Another colleague of mine has just returned from a tour in Northern South Australia structured by such songlines where ancient rituals and sacred stories were told as part of the journey. She noted that the particular stories of one people group often overlapped with that of another between tribes, giving a sense of interconnection and allowing people to navigate large distances. (John Magor’s hand drawn map in the back of my father’s book is a highlight for me as it has many pictures from stories that occur through the book…a kind of songline may i suggest!)
Unfortunately I believe that in ‘settling’ or seeking to make this place their spiritual home our pioneering parents often transplanted songs from another place (the hymns of Charles Wesley spring to mind) at the expense of listening and knowing the stories or songlines already here.
One view of our pioneering forebears is of religiously zealous, pioneer farmers armed with the protestant work ethic and a vision of political and religious freedom who built the city of churches which has formed the basis for today’s prosperity.
An alternative view that I am struck with as I stand in what is now a car park where our pioneers church once stood, and as I look at the many decaying chapels, dotted over the denuded and drought stricken landscape is one of our forebears as, economic and religious refugees. A profoundly dislocated and desperate people who sought to recreate an ideal of home that belonged to another place. So desperate in fact that we imposed our songs on the landscape and its people with an often unconscious violence.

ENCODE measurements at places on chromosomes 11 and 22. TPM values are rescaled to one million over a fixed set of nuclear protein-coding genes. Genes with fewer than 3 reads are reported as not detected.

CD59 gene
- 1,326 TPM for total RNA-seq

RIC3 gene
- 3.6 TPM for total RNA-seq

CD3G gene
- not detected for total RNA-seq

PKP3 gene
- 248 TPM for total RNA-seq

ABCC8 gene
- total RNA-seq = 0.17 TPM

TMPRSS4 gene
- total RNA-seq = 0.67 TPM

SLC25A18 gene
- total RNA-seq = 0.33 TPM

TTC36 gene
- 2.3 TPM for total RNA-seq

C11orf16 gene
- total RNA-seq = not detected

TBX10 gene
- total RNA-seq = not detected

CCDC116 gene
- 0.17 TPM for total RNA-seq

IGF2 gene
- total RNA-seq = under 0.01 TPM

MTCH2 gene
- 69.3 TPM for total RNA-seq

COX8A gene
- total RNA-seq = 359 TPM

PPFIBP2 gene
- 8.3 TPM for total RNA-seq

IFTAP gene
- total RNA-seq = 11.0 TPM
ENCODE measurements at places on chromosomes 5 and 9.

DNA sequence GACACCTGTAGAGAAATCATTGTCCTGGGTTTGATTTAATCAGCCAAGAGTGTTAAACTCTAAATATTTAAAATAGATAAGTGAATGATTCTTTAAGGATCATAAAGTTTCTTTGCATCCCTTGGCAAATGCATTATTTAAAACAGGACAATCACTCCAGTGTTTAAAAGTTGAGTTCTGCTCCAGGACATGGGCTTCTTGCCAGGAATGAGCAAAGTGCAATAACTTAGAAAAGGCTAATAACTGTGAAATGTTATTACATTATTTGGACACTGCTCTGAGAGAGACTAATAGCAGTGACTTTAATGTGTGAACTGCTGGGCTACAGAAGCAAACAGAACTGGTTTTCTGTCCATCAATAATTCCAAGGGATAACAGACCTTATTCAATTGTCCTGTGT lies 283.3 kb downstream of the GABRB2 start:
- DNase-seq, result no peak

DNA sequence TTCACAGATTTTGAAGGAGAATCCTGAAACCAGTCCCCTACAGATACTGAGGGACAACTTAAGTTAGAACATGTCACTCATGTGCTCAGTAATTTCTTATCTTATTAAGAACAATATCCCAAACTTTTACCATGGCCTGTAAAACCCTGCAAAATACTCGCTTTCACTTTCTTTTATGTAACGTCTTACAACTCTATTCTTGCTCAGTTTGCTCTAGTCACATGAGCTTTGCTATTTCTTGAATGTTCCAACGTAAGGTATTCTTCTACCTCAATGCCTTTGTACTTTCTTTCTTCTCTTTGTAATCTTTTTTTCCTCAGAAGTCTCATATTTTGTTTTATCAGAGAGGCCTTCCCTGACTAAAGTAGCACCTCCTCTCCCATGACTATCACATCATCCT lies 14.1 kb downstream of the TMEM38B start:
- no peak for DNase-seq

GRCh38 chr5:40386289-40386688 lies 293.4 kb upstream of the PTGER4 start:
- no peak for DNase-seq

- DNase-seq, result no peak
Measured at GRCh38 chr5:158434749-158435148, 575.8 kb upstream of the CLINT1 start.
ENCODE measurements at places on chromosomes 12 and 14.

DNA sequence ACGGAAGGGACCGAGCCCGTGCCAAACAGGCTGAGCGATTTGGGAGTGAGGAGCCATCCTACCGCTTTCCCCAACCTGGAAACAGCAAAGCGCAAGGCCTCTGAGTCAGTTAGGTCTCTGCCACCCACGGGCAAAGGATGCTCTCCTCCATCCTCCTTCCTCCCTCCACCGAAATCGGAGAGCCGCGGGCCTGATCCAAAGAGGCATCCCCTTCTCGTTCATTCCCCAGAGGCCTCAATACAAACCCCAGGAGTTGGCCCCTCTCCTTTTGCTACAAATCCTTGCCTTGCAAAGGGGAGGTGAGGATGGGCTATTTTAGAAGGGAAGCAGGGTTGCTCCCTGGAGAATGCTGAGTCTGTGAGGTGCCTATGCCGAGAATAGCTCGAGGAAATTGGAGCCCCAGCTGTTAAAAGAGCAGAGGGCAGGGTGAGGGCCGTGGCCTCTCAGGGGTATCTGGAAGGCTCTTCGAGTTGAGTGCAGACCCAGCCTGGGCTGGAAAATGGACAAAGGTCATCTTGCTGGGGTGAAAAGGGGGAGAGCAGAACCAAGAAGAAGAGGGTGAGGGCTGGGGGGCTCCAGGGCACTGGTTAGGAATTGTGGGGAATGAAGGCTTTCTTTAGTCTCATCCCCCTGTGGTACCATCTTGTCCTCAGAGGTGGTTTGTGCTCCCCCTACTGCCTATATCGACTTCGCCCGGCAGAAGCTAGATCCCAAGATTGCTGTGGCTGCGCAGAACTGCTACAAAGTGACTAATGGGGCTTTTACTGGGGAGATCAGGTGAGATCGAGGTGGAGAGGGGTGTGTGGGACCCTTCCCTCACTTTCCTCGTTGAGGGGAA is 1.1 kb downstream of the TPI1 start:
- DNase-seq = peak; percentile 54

Whether we ascribe to a black or white arm band view of Australia’s history. (Personally I think mine is grey!) The question that each of us must ask of our ourselves, our spirituality, our church traditions and structures, our land and economics is. What is that can truly take root in this country? What is it that is truly sustainable?
The Australian spirituality writer David Tacey suggests that Western and European spirituality is associated with ‘ideas’ and is accessed through the ‘head’. Such ways of seeing imply that Aussie culture a secular rejection of such ways. Tacey suggests we are spiritual but that the unique Southern landscape calls us to experience spirituality from the ‘feet’ up, arising in stillness and silence from the land itself.
Far from a trendy new age concept such ideas can be found in the best parts of the Christian heritage. Land is also sacred in the Judeo-Christian tradition. Land forms the core part of the covenant promises to the ancestors as a connection point through the generations. The religious laws of Torah provides that place, opportunity and freedom that comes from land may be extended to all not co-opted by a few. Adelaide based Theologian Norman Habel has written on the ways in which the earth itself is seen as a character, an active participant which has its own voice thoughout the biblical story.
Highlighting similar biblical songlines (eg. Isaiah 42), Ched Myers sees the task of contextualisation as “to reclaim symbols of redemption that are indigenous to the bioregion in which the church dwells. To remember the stories of the people of the land and to sing anew its old songs. These can be woven together with the symbols, stories and songs of our own traditions.” He suggests that this will necessarily be a local and personal exercise.
I personally believe that the roots of Methodist Revival in Cornwall which have so shaped the spirituality of the place on which we stand can be traced back to an earlier Celtic spiritual tradition. Andy Philips, the founder of the recently establish Celtic Christian community of St Piran suggests that for Celtic monks, a rooted-ness in the land was essential for spiritual wholeness. There was deep reverence for certain places which were considered holy or sacred, even if, (perhaps especially if) seen as such by pagan traditions before the coming of Christianity. The Celts described Thin Places; where heaven and earth seemed closer.